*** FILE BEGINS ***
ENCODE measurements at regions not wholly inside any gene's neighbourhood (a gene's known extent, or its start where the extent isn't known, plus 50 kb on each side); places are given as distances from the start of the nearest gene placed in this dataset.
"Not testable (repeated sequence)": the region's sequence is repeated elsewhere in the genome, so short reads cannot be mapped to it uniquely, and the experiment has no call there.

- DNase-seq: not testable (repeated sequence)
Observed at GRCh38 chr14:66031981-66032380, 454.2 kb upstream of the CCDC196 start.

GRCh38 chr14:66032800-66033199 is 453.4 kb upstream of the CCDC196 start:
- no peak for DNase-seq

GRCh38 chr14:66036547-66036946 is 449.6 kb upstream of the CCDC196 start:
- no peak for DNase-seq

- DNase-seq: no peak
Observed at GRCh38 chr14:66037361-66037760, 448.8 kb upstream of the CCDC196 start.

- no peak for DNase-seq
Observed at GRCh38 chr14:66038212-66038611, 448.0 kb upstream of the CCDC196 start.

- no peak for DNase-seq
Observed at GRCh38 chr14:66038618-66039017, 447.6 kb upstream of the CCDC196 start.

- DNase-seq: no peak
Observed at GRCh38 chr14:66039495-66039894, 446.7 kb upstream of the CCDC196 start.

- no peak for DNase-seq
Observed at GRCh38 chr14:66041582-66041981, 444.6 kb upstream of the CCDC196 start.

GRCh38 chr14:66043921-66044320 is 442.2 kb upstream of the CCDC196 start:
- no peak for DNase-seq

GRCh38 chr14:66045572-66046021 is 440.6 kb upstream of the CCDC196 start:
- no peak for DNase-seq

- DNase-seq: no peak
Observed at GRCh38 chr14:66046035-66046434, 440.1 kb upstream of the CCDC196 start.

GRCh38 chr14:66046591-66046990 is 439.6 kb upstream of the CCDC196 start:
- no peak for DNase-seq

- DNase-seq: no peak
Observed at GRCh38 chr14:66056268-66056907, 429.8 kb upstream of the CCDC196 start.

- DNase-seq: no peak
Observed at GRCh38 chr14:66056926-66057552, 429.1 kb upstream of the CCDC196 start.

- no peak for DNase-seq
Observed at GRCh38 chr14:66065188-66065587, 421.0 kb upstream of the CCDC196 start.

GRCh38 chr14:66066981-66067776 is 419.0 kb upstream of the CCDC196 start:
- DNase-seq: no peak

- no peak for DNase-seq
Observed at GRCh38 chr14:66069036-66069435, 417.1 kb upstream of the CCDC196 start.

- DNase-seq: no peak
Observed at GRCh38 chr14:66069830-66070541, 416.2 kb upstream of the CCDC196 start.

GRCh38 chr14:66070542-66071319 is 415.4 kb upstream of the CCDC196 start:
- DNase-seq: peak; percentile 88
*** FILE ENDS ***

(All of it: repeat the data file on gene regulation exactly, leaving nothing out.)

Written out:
ENCODE measurements at regions not wholly inside any gene's neighbourhood (a gene's known extent, or its start where the extent isn't known, plus 50 kb on each side); places are given as distances from the start of the nearest gene placed in this dataset.
"Not testable (repeated sequence)": the region's sequence is repeated elsewhere in the genome, so short reads cannot be mapped to it uniquely, and the experiment has no call there.

- DNase-seq: not testable (repeated sequence)
Observed at GRCh38 chr14:66031981-66032380, 454.2 kb upstream of the CCDC196 start.

GRCh38 chr14:66032800-66033199 is 453.4 kb upstream of the CCDC196 start:
- no peak for DNase-seq

GRCh38 chr14:66036547-66036946 is 449.6 kb upstream of the CCDC196 start:
- no peak for DNase-seq

- DNase-seq: no peak
Observed at GRCh38 chr14:66037361-66037760, 448.8 kb upstream of the CCDC196 start.

- no peak for DNase-seq
Observed at GRCh38 chr14:66038212-66038611, 448.0 kb upstream of the CCDC196 start.

- no peak for DNase-seq
Observed at GRCh38 chr14:66038618-66039017, 447.6 kb upstream of the CCDC196 start.

- DNase-seq: no peak
Observed at GRCh38 chr14:66039495-66039894, 446.7 kb upstream of the CCDC196 start.

- no peak for DNase-seq
Observed at GRCh38 chr14:66041582-66041981, 444.6 kb upstream of the CCDC196 start.

GRCh38 chr14:66043921-66044320 is 442.2 kb upstream of the CCDC196 start:
- no peak for DNase-seq

GRCh38 chr14:66045572-66046021 is 440.6 kb upstream of the CCDC196 start:
- no peak for DNase-seq

- DNase-seq: no peak
Observed at GRCh38 chr14:66046035-66046434, 440.1 kb upstream of the CCDC196 start.

GRCh38 chr14:66046591-66046990 is 439.6 kb upstream of the CCDC196 start:
- no peak for DNase-seq

- DNase-seq: no peak
Observed at GRCh38 chr14:66056268-66056907, 429.8 kb upstream of the CCDC196 start.

- DNase-seq: no peak
Observed at GRCh38 chr14:66056926-66057552, 429.1 kb upstream of the CCDC196 start.

- no peak for DNase-seq
Observed at GRCh38 chr14:66065188-66065587, 421.0 kb upstream of the CCDC196 start.

GRCh38 chr14:66066981-66067776 is 419.0 kb upstream of the CCDC196 start:
- DNase-seq: no peak

- no peak for DNase-seq
Observed at GRCh38 chr14:66069036-66069435, 417.1 kb upstream of the CCDC196 start.

- DNase-seq: no peak
Observed at GRCh38 chr14:66069830-66070541, 416.2 kb upstream of the CCDC196 start.

GRCh38 chr14:66070542-66071319 is 415.4 kb upstream of the CCDC196 start:
- DNase-seq: peak; percentile 88